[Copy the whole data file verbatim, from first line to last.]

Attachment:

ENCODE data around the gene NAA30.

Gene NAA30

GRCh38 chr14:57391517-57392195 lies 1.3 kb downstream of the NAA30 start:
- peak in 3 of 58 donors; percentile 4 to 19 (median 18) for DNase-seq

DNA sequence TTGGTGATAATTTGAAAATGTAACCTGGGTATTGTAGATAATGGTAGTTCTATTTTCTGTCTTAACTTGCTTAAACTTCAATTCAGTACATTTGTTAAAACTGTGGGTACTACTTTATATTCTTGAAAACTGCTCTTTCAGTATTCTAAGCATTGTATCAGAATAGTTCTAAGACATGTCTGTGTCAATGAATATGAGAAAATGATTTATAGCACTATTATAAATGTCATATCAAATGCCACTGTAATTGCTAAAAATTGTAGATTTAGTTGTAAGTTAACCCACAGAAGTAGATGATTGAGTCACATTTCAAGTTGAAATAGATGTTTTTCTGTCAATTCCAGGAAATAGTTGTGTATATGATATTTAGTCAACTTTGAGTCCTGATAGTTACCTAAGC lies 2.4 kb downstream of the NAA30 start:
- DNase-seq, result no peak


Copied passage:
ENCODE data around the gene NAA30.

Gene NAA30

GRCh38 chr14:57391517-57392195 lies 1.3 kb downstream of the NAA30 start:
- peak in 3 of 58 donors; percentile 4 to 19 (median 18) for DNase-seq

DNA sequence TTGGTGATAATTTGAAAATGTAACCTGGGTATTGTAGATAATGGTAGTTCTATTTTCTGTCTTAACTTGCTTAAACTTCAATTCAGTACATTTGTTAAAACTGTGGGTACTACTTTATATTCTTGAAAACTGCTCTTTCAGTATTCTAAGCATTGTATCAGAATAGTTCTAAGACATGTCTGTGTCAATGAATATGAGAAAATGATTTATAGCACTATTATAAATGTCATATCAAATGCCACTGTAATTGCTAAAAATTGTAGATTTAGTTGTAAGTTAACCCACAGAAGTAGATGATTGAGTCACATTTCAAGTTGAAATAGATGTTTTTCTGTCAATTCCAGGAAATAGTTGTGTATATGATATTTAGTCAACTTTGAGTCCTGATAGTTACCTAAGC lies 2.4 kb downstream of the NAA30 start:
- DNase-seq, result no peak